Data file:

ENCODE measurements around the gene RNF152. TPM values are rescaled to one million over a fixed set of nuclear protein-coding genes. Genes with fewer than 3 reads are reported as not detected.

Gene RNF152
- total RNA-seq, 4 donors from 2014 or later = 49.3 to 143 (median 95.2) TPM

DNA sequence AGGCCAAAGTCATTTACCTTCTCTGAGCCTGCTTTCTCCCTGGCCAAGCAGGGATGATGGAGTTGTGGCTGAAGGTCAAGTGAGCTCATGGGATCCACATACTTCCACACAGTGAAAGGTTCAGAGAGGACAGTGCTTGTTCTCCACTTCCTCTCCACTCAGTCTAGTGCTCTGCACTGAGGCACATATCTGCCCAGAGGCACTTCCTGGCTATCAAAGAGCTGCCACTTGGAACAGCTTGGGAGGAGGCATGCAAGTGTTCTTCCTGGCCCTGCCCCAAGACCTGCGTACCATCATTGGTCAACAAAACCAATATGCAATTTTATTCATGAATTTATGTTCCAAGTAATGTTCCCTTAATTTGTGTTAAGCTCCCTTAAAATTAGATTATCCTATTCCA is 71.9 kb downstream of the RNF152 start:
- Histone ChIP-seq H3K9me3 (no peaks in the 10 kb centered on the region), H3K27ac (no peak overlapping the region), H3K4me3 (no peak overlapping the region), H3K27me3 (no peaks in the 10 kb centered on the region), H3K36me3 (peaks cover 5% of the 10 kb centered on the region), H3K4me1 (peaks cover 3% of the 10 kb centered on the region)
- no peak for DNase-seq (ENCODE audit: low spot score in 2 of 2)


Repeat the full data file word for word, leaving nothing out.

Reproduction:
ENCODE measurements around the gene RNF152. TPM values are rescaled to one million over a fixed set of nuclear protein-coding genes. Genes with fewer than 3 reads are reported as not detected.

Gene RNF152
- total RNA-seq, 4 donors from 2014 or later = 49.3 to 143 (median 95.2) TPM

DNA sequence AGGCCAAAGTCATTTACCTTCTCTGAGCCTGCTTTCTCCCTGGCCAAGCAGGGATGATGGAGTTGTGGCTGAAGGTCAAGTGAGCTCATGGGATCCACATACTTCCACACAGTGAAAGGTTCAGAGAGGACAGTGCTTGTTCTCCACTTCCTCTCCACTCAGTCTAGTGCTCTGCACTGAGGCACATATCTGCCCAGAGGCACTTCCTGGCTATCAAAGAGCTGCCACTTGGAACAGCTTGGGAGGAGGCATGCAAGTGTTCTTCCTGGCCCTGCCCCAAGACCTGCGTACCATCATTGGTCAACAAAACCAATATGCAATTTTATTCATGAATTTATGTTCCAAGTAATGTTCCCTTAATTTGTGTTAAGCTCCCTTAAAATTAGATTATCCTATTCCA is 71.9 kb downstream of the RNF152 start:
- Histone ChIP-seq H3K9me3 (no peaks in the 10 kb centered on the region), H3K27ac (no peak overlapping the region), H3K4me3 (no peak overlapping the region), H3K27me3 (no peaks in the 10 kb centered on the region), H3K36me3 (peaks cover 5% of the 10 kb centered on the region), H3K4me1 (peaks cover 3% of the 10 kb centered on the region)
- no peak for DNase-seq (ENCODE audit: low spot score in 2 of 2)